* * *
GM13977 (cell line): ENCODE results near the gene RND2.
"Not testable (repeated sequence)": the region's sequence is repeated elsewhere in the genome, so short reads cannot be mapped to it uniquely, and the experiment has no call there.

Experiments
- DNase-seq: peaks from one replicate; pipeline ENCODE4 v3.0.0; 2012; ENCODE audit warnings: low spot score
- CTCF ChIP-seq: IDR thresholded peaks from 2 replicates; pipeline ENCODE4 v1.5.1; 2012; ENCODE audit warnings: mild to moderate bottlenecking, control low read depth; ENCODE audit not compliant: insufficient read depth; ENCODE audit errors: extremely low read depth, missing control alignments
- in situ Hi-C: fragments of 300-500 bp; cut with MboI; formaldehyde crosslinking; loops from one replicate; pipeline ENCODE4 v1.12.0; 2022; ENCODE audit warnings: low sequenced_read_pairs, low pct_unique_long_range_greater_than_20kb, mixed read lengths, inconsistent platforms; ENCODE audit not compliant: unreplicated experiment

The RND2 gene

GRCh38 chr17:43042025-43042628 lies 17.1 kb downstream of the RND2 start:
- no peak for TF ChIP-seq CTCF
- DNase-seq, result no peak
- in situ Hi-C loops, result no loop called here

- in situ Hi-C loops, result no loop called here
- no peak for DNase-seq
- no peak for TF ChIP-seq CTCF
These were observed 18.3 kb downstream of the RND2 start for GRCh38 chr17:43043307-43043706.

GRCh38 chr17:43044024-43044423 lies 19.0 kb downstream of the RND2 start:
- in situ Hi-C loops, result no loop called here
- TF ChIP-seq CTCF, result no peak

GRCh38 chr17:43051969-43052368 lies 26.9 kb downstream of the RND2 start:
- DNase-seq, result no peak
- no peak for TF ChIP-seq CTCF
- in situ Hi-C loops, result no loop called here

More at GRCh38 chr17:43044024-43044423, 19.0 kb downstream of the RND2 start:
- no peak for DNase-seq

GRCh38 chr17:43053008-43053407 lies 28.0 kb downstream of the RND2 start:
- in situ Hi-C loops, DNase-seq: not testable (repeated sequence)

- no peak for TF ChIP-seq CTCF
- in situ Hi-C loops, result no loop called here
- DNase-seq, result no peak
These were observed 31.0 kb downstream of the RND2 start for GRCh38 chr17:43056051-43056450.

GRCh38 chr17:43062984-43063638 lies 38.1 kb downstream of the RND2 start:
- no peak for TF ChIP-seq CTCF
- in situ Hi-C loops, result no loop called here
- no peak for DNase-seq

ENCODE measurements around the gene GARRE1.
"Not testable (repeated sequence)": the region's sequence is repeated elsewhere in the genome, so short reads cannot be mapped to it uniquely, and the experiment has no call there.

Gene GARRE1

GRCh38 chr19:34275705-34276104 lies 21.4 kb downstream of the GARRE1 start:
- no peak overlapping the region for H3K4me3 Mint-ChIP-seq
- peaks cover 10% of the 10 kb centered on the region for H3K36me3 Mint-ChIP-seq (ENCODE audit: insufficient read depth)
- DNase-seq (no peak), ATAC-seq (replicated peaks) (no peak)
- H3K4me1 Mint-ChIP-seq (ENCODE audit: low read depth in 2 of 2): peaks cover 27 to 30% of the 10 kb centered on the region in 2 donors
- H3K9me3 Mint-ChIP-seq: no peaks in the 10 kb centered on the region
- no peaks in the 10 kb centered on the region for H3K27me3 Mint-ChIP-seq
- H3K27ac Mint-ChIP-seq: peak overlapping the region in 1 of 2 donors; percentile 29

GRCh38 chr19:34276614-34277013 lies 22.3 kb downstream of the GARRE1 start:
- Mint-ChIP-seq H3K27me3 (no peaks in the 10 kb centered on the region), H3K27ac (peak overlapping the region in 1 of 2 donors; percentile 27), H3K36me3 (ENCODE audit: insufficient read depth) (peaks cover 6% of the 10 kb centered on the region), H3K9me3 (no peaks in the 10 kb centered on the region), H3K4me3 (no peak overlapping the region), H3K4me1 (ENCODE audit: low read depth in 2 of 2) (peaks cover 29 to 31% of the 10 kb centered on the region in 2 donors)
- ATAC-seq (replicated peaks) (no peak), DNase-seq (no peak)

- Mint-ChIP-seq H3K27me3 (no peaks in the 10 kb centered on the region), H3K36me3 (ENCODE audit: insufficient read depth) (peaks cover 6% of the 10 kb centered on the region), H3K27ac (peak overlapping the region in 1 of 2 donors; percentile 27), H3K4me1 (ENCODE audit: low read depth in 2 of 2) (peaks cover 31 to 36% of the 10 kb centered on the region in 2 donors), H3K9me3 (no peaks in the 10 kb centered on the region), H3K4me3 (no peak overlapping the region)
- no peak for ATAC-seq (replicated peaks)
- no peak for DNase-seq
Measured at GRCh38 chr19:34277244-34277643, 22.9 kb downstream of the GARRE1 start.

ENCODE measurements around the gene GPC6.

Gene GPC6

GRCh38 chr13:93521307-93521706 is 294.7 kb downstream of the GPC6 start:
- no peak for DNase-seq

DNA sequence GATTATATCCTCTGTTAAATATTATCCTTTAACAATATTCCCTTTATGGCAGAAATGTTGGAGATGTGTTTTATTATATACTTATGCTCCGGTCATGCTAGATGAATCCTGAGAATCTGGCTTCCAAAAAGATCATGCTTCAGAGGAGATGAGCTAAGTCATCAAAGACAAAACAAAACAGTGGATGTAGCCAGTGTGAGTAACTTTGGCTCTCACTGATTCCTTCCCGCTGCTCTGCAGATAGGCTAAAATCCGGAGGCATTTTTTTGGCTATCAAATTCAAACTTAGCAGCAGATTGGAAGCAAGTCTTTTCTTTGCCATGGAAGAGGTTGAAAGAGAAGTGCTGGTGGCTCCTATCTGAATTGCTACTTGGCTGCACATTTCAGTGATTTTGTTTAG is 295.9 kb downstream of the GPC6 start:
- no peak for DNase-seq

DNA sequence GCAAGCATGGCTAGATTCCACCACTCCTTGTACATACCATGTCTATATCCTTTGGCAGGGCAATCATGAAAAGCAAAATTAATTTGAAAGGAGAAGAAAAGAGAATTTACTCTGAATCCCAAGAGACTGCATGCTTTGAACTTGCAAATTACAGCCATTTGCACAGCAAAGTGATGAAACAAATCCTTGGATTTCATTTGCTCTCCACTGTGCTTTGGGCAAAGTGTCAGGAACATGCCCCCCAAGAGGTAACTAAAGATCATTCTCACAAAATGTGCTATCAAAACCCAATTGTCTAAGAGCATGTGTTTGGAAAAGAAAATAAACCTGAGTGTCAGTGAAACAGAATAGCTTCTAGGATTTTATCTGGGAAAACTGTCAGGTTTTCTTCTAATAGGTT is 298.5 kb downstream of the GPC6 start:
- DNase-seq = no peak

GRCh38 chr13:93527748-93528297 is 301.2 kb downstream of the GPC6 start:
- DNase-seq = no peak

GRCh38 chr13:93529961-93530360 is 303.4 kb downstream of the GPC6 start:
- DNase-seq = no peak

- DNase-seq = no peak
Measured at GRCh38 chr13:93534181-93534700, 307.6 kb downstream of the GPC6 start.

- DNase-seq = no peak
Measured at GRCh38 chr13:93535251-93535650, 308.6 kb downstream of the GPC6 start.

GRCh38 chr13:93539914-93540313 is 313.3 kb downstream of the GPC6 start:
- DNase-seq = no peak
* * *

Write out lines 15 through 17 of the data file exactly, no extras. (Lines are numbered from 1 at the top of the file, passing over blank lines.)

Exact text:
These were observed 18.3 kb downstream of the RND2 start for GRCh38 chr17:43043307-43043706.

GRCh38 chr17:43044024-43044423 lies 19.0 kb downstream of the RND2 start:
- in situ Hi-C loops, result no loop called here